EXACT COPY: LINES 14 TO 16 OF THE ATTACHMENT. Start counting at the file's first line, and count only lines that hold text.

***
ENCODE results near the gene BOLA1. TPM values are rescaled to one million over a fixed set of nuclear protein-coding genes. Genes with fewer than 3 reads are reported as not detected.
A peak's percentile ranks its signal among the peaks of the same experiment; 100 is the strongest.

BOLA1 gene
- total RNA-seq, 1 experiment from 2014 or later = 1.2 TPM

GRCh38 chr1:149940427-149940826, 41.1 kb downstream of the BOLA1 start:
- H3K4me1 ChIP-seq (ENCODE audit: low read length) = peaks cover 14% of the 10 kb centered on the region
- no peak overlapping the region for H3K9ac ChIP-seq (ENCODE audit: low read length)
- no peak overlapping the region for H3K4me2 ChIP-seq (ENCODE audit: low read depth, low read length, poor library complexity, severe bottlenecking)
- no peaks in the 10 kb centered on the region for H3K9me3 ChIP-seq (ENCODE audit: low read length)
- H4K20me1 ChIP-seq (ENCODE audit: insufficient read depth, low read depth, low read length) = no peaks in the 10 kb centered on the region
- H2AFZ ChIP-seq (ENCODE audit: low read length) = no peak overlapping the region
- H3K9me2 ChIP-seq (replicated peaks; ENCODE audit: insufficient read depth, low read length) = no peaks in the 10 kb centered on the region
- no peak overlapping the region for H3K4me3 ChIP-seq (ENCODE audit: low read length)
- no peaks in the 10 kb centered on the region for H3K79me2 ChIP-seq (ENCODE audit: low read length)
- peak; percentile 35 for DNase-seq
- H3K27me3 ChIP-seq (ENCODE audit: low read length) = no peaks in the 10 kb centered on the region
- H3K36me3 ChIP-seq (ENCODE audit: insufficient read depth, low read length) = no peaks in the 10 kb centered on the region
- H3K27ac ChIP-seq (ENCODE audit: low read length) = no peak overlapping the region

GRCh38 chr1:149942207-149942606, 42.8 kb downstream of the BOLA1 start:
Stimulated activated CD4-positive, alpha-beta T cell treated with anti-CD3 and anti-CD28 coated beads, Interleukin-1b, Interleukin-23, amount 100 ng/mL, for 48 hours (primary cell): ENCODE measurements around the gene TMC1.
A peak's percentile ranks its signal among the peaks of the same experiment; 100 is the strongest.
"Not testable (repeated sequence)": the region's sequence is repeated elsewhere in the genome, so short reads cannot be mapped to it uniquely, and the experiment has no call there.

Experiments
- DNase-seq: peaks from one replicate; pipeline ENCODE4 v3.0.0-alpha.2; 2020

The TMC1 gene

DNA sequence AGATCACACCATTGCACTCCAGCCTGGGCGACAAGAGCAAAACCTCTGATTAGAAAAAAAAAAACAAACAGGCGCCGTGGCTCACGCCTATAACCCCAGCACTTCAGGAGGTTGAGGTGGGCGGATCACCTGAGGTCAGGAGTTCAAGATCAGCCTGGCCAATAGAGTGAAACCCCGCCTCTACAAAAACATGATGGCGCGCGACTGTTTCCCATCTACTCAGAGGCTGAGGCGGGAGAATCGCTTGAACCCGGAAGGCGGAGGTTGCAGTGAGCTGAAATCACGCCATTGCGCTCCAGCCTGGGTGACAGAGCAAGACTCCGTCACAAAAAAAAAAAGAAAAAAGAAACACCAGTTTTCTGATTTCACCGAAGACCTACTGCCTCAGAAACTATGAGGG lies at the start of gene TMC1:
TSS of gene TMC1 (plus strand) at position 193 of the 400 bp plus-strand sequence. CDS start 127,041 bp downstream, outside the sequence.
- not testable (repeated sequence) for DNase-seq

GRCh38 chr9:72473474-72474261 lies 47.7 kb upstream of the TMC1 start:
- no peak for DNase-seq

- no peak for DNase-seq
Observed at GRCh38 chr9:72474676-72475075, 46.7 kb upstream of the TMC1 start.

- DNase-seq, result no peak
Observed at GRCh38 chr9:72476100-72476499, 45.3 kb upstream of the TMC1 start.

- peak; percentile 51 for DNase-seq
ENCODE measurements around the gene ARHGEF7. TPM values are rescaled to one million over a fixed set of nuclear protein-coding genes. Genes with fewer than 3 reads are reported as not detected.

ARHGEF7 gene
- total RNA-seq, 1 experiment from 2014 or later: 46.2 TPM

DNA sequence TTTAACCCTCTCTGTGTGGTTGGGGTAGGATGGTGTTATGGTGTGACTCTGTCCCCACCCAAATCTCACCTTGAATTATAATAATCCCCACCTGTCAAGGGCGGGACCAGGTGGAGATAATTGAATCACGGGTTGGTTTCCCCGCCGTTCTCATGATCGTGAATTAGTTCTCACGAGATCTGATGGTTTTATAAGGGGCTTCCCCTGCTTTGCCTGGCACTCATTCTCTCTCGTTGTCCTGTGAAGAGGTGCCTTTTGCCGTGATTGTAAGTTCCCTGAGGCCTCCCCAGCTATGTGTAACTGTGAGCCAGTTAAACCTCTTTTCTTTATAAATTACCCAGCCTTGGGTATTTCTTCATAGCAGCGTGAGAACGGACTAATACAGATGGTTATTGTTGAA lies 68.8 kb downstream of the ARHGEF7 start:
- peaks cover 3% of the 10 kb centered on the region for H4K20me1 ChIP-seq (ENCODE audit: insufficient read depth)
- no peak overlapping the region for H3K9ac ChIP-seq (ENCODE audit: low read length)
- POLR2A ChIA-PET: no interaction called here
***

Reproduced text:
- no peaks in the 10 kb centered on the region for H3K79me2 ChIP-seq (ENCODE audit: low read length)
- peak; percentile 35 for DNase-seq
- H3K27me3 ChIP-seq (ENCODE audit: low read length) = no peaks in the 10 kb centered on the region